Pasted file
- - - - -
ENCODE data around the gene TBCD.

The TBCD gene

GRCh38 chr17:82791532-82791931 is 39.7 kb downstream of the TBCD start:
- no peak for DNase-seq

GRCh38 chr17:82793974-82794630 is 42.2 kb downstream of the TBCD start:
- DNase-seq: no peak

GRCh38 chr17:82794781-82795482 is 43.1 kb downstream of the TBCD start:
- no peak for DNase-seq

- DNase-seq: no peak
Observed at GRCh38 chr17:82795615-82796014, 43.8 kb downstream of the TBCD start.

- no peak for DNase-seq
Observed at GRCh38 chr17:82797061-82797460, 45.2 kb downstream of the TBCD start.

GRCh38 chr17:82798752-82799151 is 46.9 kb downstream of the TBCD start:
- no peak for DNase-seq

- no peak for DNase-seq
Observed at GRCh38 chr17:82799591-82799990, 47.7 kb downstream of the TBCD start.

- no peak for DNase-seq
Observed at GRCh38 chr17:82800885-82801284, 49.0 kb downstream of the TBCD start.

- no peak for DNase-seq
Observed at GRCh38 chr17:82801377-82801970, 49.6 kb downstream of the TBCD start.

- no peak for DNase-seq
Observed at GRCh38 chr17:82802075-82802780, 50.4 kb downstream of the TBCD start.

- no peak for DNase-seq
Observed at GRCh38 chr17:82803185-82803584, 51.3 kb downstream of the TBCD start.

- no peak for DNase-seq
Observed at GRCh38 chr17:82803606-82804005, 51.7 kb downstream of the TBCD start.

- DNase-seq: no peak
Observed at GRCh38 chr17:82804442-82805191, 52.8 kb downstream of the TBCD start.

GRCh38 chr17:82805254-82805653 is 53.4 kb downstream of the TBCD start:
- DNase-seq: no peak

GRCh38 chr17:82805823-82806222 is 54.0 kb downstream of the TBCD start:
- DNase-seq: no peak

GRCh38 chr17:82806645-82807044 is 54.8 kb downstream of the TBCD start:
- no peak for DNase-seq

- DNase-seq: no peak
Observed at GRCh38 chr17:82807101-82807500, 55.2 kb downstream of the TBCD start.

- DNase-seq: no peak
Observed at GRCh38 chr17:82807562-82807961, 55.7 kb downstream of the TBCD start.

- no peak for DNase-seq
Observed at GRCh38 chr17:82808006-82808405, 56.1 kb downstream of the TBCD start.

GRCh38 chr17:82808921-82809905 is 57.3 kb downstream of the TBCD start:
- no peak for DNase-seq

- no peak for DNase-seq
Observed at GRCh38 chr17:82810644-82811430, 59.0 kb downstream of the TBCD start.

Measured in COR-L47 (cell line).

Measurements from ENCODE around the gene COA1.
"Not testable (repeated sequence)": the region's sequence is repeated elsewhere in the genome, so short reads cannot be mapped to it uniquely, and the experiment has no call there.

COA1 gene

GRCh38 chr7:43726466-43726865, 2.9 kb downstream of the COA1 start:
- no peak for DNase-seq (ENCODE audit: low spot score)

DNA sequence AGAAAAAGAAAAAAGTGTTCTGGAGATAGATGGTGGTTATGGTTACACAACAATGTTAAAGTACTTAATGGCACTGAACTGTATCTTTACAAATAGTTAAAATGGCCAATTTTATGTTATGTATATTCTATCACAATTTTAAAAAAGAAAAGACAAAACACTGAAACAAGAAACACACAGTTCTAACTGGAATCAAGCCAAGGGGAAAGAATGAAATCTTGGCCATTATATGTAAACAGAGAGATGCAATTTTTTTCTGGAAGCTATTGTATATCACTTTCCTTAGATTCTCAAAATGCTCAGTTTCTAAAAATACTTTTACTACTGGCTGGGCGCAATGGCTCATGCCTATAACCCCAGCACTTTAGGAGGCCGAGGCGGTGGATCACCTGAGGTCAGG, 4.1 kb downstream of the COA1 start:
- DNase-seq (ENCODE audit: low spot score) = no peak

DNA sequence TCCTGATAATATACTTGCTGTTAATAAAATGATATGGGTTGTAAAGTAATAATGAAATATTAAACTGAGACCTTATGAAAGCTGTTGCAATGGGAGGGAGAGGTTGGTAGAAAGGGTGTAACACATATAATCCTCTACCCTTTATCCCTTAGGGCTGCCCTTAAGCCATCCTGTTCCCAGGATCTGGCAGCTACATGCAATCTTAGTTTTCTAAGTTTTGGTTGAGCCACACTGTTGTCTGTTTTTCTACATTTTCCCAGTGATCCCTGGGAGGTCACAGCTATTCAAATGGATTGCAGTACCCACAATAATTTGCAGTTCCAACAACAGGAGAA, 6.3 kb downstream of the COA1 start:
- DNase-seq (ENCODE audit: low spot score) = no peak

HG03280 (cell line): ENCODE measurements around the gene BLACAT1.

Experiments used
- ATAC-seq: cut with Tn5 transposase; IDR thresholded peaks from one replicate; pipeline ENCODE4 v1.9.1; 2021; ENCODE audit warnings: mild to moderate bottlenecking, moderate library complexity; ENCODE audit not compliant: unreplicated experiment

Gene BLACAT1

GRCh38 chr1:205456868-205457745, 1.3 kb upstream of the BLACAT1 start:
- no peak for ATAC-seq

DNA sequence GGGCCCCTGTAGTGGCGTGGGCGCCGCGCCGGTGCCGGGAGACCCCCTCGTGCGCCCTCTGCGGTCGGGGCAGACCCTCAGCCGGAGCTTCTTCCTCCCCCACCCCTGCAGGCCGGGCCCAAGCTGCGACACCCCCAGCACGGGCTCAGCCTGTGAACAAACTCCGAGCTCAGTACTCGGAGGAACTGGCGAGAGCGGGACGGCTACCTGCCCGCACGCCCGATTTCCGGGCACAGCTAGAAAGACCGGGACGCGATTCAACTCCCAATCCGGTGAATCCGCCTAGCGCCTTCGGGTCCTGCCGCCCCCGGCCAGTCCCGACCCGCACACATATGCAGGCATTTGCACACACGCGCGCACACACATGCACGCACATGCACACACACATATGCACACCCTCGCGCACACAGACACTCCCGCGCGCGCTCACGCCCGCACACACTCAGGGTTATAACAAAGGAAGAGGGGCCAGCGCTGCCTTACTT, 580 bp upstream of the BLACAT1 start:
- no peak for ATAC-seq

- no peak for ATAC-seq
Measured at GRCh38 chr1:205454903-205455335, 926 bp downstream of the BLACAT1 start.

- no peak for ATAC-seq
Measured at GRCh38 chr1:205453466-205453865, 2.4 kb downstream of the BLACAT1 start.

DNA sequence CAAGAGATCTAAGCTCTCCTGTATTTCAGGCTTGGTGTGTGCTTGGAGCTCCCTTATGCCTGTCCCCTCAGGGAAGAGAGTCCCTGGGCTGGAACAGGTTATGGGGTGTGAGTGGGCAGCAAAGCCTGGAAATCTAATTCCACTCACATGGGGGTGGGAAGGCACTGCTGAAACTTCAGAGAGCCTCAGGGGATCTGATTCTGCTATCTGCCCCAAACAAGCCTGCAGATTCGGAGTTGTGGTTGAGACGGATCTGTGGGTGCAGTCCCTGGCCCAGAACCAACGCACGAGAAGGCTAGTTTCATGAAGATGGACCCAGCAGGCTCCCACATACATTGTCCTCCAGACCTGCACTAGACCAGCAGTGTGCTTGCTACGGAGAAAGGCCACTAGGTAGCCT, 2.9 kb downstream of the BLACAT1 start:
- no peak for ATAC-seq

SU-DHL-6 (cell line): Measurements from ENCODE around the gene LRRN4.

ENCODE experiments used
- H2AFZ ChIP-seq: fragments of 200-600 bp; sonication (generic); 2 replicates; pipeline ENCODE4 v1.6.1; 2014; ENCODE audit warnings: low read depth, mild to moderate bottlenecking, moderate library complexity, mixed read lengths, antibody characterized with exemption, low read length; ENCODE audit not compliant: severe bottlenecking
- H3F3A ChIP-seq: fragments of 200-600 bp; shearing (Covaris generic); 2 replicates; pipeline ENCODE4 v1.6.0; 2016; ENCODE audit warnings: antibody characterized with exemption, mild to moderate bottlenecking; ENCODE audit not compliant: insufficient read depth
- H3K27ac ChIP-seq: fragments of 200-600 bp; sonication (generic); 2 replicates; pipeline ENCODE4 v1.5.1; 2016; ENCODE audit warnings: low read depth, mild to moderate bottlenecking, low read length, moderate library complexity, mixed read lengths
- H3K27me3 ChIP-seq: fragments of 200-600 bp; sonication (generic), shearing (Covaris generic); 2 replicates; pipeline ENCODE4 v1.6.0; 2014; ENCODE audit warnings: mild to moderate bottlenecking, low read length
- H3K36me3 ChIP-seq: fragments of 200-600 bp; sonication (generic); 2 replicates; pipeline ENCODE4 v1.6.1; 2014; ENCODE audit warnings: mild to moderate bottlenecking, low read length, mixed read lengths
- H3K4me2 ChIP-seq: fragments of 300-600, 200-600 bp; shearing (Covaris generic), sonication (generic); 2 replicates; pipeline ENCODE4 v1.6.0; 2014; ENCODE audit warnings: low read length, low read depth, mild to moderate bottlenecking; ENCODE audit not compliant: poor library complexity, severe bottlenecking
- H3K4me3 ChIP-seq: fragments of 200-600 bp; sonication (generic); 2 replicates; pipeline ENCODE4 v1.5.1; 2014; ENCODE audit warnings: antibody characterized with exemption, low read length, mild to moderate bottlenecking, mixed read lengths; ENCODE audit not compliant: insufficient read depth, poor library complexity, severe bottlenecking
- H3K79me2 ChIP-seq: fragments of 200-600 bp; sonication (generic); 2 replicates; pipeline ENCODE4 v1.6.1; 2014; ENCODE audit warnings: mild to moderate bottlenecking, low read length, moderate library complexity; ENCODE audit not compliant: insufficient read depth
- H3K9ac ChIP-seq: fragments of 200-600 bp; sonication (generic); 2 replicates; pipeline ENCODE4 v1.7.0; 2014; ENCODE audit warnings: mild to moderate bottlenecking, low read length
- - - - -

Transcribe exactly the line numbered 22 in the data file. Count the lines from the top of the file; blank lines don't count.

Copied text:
Observed at GRCh38 chr17:82802075-82802780, 50.4 kb downstream of the TBCD start.